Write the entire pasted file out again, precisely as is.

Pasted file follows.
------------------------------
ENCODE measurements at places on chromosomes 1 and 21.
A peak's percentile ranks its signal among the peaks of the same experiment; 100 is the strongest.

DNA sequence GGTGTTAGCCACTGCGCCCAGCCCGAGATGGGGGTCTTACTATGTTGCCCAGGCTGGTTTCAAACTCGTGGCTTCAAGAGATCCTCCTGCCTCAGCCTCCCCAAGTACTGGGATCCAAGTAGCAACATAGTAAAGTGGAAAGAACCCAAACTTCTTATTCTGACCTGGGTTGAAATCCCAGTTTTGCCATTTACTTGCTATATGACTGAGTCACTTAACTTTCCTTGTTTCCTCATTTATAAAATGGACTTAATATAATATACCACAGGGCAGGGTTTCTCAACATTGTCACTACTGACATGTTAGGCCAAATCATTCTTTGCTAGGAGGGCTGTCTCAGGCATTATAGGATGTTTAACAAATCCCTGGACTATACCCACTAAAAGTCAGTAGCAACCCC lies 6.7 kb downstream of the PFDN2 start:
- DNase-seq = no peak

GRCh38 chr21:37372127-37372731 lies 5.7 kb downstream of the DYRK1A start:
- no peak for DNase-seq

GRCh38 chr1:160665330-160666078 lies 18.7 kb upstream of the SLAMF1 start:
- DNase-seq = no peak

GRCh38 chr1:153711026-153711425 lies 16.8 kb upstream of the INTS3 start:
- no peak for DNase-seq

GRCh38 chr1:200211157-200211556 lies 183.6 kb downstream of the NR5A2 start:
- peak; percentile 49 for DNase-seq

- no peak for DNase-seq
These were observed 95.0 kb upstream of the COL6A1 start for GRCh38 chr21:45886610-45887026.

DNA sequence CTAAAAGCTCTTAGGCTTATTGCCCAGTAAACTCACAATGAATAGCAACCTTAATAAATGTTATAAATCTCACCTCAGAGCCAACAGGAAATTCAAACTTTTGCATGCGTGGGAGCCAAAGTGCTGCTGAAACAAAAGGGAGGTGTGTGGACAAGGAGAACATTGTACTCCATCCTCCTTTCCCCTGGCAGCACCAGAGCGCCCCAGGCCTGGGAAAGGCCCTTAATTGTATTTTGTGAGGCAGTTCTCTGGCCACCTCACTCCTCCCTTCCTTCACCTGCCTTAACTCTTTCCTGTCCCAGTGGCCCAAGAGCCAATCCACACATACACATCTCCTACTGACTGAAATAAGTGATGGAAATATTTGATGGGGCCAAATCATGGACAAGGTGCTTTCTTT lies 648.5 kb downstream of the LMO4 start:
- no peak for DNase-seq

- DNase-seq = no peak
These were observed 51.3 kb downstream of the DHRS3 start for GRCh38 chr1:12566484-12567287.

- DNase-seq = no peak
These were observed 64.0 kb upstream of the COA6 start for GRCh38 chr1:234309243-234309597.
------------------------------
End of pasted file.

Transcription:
ENCODE measurements at places on chromosomes 1 and 21.
A peak's percentile ranks its signal among the peaks of the same experiment; 100 is the strongest.

DNA sequence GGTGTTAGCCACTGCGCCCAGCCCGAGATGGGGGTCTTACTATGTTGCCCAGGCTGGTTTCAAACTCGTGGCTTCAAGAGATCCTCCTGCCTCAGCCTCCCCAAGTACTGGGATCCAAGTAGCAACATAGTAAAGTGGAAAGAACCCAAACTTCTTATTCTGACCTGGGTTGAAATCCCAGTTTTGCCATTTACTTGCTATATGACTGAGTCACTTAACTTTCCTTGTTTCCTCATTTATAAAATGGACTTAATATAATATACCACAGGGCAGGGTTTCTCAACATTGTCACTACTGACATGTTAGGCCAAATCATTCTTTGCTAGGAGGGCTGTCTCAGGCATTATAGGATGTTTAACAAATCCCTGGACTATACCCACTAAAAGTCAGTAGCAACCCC lies 6.7 kb downstream of the PFDN2 start:
- DNase-seq = no peak

GRCh38 chr21:37372127-37372731 lies 5.7 kb downstream of the DYRK1A start:
- no peak for DNase-seq

GRCh38 chr1:160665330-160666078 lies 18.7 kb upstream of the SLAMF1 start:
- DNase-seq = no peak

GRCh38 chr1:153711026-153711425 lies 16.8 kb upstream of the INTS3 start:
- no peak for DNase-seq

GRCh38 chr1:200211157-200211556 lies 183.6 kb downstream of the NR5A2 start:
- peak; percentile 49 for DNase-seq

- no peak for DNase-seq
These were observed 95.0 kb upstream of the COL6A1 start for GRCh38 chr21:45886610-45887026.

DNA sequence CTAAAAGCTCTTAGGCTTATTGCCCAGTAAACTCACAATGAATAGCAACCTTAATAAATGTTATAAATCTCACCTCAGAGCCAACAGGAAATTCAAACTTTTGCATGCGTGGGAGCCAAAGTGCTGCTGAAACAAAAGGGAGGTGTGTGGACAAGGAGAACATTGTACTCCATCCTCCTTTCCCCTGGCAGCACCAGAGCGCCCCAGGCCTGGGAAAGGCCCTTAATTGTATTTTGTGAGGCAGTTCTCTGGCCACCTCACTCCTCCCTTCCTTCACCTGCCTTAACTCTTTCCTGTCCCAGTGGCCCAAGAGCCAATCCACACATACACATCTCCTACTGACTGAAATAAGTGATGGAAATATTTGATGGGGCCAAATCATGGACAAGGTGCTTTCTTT lies 648.5 kb downstream of the LMO4 start:
- no peak for DNase-seq

- DNase-seq = no peak
These were observed 51.3 kb downstream of the DHRS3 start for GRCh38 chr1:12566484-12567287.

- DNase-seq = no peak
These were observed 64.0 kb upstream of the COA6 start for GRCh38 chr1:234309243-234309597.